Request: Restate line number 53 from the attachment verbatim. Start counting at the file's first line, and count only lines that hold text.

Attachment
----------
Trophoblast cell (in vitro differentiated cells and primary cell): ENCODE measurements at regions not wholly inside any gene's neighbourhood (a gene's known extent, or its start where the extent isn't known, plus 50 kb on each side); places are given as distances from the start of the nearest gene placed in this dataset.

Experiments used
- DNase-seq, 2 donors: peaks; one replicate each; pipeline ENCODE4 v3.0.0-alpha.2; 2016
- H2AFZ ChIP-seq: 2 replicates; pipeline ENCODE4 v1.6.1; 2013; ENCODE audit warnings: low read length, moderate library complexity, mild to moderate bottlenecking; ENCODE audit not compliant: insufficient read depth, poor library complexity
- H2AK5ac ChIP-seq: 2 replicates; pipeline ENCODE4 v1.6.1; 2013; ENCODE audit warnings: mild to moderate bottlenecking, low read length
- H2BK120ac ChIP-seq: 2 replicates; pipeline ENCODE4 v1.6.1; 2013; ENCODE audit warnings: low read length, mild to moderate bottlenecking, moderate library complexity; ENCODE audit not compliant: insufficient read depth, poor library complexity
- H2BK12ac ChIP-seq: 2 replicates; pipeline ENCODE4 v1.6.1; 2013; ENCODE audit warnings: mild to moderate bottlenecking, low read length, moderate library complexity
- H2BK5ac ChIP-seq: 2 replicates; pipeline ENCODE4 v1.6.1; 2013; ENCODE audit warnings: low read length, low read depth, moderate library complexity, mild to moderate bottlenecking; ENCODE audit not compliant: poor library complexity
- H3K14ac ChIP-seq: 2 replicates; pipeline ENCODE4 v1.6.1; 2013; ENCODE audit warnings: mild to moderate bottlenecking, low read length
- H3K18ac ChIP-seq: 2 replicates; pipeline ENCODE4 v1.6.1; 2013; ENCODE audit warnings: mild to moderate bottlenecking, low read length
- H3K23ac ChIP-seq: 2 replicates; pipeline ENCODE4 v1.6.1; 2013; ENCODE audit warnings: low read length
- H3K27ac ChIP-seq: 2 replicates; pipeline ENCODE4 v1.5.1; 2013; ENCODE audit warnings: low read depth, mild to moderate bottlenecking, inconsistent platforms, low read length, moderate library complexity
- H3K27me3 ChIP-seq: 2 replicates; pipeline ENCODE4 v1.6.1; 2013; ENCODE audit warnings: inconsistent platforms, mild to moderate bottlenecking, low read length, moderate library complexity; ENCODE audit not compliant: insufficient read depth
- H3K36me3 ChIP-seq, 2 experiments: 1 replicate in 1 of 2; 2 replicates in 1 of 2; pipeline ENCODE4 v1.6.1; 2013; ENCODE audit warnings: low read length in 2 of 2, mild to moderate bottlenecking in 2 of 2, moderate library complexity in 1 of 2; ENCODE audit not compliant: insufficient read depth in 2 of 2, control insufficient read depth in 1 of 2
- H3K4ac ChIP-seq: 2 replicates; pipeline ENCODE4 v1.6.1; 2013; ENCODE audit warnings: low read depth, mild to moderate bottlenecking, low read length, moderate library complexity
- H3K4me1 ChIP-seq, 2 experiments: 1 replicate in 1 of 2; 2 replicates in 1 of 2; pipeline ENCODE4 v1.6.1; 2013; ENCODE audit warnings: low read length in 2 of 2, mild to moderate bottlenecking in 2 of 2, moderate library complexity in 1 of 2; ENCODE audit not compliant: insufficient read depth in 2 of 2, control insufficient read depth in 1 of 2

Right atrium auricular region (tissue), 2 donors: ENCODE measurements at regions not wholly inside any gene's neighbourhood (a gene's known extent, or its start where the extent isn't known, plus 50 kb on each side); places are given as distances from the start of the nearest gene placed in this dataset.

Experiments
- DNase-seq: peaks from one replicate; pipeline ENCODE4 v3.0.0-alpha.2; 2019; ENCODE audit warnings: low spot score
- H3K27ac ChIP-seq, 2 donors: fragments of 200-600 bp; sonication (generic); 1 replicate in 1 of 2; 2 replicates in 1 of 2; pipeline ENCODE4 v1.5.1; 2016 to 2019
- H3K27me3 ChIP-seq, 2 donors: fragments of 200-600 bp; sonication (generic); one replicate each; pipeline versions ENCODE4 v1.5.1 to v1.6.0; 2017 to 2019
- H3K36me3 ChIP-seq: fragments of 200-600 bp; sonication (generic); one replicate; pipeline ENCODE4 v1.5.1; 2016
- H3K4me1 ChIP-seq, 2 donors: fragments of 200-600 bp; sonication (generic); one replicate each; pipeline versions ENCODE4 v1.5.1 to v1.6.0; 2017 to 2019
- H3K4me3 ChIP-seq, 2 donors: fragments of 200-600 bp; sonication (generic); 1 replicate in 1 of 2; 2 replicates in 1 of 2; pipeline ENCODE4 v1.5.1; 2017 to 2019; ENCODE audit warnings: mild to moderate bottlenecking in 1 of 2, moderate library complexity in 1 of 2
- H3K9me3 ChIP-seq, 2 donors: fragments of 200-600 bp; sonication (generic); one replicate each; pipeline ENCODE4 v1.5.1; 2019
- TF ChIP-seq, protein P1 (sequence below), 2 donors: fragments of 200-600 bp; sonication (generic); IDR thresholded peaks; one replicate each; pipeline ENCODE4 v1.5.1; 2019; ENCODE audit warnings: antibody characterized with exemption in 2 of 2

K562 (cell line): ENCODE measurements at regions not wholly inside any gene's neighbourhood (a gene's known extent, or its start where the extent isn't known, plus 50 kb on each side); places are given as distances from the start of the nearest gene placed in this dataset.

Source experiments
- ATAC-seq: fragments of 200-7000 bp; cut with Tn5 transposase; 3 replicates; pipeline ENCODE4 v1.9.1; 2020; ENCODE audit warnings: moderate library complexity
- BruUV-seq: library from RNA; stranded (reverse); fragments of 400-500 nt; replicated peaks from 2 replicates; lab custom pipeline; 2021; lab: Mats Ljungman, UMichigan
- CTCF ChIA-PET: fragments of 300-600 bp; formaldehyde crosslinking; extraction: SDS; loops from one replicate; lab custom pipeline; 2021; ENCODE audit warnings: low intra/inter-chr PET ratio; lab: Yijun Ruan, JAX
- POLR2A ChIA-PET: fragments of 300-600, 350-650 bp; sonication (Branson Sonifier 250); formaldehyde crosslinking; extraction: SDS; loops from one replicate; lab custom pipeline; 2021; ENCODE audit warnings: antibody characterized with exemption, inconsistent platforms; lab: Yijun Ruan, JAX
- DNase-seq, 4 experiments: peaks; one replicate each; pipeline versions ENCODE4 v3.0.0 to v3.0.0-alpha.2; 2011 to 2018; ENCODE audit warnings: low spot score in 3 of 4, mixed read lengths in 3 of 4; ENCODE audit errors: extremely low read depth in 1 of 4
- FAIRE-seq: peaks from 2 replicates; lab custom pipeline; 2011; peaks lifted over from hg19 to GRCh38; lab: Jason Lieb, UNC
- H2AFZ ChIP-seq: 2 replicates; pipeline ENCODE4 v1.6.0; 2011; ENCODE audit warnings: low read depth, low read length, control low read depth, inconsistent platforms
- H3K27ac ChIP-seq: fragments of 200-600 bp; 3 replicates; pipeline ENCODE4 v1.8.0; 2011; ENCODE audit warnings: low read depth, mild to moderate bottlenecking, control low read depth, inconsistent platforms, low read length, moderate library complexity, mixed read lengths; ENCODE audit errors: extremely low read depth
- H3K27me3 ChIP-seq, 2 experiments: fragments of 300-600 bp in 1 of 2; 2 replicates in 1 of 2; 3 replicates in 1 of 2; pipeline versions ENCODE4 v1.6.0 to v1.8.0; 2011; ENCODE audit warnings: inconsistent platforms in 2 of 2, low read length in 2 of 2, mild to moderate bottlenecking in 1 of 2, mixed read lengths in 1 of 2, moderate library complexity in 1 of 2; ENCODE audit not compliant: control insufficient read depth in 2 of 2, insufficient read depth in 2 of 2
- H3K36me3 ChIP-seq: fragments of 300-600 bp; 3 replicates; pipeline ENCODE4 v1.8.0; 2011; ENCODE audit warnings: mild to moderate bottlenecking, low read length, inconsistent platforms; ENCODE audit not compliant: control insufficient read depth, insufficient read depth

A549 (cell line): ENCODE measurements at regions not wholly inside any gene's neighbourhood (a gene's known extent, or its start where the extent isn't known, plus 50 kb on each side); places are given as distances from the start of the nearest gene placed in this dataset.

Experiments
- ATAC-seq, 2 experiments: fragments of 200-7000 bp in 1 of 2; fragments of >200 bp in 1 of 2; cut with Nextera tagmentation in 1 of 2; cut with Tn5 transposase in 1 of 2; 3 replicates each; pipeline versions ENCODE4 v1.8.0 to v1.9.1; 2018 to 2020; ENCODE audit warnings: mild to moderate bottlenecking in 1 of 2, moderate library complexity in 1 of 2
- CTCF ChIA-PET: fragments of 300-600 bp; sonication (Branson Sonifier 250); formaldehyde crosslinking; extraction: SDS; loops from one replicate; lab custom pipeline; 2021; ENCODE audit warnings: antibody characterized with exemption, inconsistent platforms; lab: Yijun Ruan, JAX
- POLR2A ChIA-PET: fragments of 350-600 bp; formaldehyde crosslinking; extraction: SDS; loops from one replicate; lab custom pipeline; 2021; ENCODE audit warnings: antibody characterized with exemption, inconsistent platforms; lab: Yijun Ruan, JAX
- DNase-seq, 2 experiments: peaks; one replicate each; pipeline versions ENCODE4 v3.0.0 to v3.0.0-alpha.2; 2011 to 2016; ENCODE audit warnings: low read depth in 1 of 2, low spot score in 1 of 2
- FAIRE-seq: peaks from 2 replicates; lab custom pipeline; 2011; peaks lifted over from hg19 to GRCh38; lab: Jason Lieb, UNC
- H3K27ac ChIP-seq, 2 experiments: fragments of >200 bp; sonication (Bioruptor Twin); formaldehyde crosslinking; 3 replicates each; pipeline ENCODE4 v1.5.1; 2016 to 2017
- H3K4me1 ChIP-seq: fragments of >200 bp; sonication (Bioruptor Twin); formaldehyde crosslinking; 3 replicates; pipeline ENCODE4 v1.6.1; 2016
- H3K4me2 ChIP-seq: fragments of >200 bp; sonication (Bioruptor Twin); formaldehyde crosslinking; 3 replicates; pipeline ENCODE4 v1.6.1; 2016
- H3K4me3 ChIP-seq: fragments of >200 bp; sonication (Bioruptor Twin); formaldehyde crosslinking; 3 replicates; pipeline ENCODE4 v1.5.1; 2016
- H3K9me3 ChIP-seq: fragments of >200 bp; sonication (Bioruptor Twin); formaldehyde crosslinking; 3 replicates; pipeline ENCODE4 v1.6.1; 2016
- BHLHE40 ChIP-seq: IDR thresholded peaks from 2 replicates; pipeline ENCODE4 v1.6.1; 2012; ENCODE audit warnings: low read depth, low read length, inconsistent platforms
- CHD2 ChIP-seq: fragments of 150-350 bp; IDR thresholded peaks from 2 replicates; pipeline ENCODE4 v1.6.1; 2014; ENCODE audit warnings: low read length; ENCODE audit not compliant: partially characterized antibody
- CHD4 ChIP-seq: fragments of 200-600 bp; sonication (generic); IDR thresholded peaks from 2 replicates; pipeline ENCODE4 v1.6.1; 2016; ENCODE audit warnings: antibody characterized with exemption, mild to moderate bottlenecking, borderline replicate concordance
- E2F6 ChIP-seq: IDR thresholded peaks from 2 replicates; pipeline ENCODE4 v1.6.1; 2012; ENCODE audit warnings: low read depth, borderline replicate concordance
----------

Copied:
- CHD4 ChIP-seq: fragments of 200-600 bp; sonication (generic); IDR thresholded peaks from 2 replicates; pipeline ENCODE4 v1.6.1; 2016; ENCODE audit warnings: antibody characterized with exemption, mild to moderate bottlenecking, borderline replicate concordance